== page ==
Even if you can’t afford to buy anything from the types of boutiques your Ideal Customer would shop at, go and explore them anyway. Read the same magazines and blogs that he or she does. Visit the same art museums or car shows and really imagine that you are right there with your Ideal Customer. Or better yet, role play and imagine that you ARE your Ideal Customer. This is a fun way to really get into his or her head, and therefore figure out the best marketing methods from your end on how you can garnish his or her attention.


So yes, I am still a little bit intimidated by my Ideal Customer. But as I work on getting to know her better, I’m becoming more and more comfortable building a relationship with her. It’s only a matter of time before I feel there is no hierarchy at all. It’s only been a limitation created by my own fears and sense of insecurity the whole time.

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Comments: 11

  1. Tes February 18, 2014 at 6:20 pm Reply

    Well, you may be intimidated on the inside, but on the outside you are doing a fine job of it! I recently noticed your new Unique Artisan Jewelry & Accessories ad in your sidebar, and it is gorgeous! To me it says glamorous, high-end, fashionable things will be found here. Awesome job on that one! The store looks awesome too, and let me tell you, for those on a budget, rather than lose them as customers, you have given them the feeling that these are special, treasured pieces that are worth saving up for. You’re a great inspiration and example to all of us! 🙂

  2. Joyce March 10, 2014 at 8:55 pm Reply

    I think you are doing great so give yourself more credit. We all have our own unique style so be proud of it. i am sure your business will continue to grow in time so just working at it as you have been 🙂

  3. […] of people you are hoping to reach aren’t even there. So make sure you are doing your Ideal Customer work first and […]

  4. […] demographic of people you are hoping to reach aren’t even there. So make sure you are doing your Ideal Customer work first and […]

  5. […] But you don’t have to sign up unless you want to. Or, alternatively, you can sign up to get a feel for the place and change you mind shortly thereafter. You’re not signing a contract with any of these services stating that they own you for the rest of your life. So go ahead and give Instagram a try if you want to see what all the buzz is about, but don’t feel like you have to stick with it if you feel that it’s not the best platform to reach your Ideal Customers. […]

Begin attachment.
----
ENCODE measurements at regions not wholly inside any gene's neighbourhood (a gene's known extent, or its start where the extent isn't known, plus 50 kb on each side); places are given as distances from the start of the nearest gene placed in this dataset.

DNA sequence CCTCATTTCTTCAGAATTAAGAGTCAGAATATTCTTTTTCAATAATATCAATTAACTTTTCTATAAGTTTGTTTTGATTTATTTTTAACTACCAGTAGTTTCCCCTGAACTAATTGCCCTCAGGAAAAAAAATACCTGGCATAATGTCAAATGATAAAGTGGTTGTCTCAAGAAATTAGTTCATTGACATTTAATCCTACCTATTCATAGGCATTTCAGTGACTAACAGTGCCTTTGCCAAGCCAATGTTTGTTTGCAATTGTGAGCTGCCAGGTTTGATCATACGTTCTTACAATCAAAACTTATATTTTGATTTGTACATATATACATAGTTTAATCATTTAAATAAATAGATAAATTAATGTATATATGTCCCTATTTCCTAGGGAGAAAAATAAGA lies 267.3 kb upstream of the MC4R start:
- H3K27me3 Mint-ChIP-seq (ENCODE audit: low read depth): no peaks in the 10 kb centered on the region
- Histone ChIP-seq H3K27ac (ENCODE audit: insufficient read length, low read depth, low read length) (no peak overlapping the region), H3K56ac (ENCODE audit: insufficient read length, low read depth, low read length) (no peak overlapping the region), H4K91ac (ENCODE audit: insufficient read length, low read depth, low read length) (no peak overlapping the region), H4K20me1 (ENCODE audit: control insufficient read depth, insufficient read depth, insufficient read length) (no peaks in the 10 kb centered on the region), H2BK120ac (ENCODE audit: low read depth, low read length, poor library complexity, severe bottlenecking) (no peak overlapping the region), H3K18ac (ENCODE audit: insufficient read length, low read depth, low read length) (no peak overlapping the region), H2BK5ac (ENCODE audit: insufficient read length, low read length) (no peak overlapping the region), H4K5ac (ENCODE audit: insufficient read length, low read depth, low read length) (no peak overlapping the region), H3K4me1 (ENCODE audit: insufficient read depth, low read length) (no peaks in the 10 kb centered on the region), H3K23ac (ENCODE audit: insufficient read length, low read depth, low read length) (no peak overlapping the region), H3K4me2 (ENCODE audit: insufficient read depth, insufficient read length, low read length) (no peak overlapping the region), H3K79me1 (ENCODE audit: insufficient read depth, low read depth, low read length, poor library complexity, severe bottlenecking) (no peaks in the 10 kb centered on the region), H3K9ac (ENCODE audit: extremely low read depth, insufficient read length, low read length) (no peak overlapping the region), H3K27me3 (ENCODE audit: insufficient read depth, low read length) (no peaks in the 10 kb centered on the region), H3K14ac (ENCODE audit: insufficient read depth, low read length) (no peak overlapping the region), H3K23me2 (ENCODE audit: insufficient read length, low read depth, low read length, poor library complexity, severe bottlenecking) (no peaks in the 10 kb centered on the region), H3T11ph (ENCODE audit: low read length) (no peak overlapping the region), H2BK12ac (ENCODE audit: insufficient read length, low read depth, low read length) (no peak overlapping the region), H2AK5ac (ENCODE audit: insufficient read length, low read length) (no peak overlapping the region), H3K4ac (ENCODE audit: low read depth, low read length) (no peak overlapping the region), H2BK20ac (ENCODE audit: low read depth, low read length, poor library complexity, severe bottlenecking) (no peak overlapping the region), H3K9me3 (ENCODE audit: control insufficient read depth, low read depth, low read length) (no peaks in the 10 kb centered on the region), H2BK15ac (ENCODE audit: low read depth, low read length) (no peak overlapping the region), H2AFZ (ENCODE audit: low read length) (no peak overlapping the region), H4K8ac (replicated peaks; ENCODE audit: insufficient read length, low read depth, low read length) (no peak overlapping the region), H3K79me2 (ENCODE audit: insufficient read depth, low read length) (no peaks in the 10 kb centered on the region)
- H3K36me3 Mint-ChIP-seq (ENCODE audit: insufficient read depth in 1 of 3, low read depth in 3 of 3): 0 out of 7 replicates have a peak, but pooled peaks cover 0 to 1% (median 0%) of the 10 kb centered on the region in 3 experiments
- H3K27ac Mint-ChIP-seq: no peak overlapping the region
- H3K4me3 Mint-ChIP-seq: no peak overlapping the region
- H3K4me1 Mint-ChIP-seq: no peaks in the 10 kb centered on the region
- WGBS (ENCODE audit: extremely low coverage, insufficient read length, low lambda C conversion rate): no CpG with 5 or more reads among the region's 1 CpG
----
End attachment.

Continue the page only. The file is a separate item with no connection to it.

6. […] where he was mistaken: this student was assuming that just because his audience wasn’t the largest audience, he didn’t have one at […]

  7. Charlotte Sharkey December 10, 2014 at 1:00 pm Reply

    I know exactly what you mean about customers & merchandise. I started making custom mohair horse cinches & posted a few in my Etsy shop. Then I imported & hand dyed some mohair yarns used for making the cinches–but I did NOT advertise or describe them as such–I focused on weavers only. Well, the cinches didn’t sell and the folks who are trying to locate cinch making materials found my mohair yarns. Retrenching now.

  8. […] features have the potential to bring in hundreds of targeted eyeballs directly to your Etsy shop. If your stats are dwindling, or you simply want to expand your […]

  9. […] Also, although there are many kinds of print media publications, there are vastly even more blogs out there. Out of these countless options you can niche down and approach just the right ones that suit your ideal target market. […]

  10. […] tell ourselves: maybe it wasn’t so great after all. Maybe we were all wrong about what our ideal customers are interested in. Maybe we aren’t even really that good about this whole business thing […]

  11. […] you start with your ideal customer, and then work on your product line from there, you’ll be working towards an almost […]